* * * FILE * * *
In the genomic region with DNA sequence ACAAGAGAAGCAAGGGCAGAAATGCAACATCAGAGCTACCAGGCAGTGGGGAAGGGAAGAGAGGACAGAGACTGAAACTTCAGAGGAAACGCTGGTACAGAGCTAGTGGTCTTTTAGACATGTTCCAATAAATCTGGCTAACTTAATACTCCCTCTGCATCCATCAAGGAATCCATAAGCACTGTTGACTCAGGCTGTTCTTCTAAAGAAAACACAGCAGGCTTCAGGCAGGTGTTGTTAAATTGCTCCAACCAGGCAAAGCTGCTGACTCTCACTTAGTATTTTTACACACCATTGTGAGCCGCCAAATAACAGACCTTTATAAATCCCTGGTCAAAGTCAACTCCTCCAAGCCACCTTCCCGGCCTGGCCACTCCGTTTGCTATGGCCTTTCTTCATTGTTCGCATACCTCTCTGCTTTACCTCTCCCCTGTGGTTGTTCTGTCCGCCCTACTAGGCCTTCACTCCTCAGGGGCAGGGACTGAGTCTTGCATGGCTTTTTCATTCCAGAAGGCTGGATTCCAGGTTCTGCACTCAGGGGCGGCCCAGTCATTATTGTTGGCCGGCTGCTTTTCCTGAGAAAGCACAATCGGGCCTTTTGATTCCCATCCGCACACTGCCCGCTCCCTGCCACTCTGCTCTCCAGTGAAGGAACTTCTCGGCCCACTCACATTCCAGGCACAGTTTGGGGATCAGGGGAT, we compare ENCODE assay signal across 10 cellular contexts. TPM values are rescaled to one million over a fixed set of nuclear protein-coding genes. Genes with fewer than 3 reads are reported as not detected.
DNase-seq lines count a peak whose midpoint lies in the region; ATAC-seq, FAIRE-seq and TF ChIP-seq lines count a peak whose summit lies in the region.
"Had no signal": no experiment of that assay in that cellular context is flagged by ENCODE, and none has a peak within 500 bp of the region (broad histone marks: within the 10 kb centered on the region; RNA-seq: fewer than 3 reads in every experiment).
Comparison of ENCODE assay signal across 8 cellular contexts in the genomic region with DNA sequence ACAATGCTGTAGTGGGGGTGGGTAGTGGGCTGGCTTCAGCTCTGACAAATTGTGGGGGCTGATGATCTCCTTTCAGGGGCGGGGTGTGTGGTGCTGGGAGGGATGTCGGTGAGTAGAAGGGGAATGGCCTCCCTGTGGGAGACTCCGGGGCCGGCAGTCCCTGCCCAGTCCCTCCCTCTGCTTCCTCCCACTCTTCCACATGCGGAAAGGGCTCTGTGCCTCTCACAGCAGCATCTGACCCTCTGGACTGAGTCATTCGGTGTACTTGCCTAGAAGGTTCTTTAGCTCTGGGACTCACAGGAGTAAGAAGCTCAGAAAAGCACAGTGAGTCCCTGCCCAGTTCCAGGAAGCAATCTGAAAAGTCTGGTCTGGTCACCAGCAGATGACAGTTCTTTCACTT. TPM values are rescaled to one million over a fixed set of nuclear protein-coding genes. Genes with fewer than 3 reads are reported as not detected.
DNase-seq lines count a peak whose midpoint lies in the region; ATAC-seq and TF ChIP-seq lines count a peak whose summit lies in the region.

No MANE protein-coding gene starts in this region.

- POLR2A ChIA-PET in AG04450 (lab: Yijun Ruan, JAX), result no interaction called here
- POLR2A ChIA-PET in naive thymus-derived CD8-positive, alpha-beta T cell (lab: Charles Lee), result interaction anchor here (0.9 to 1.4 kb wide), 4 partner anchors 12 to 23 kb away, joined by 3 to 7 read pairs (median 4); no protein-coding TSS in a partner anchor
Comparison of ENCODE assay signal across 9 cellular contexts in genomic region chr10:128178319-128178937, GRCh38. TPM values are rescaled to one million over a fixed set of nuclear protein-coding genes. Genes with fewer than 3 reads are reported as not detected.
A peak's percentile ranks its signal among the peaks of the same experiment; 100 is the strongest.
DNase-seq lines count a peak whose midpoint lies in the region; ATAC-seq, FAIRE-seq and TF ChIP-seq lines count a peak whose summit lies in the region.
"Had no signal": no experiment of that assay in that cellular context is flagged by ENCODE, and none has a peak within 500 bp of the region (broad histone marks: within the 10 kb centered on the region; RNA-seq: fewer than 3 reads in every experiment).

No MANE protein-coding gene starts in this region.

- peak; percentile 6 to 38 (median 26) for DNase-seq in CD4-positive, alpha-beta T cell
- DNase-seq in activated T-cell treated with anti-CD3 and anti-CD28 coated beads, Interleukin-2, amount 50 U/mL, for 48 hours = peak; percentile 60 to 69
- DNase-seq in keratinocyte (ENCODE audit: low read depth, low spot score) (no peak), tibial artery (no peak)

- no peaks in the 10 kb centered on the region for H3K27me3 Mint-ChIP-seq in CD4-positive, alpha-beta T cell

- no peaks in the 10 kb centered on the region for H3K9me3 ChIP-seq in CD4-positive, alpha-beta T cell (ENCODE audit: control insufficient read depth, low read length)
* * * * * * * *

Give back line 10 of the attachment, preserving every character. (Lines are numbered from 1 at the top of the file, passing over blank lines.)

A peak's percentile ranks its signal among the peaks of the same experiment; 100 is the strongest.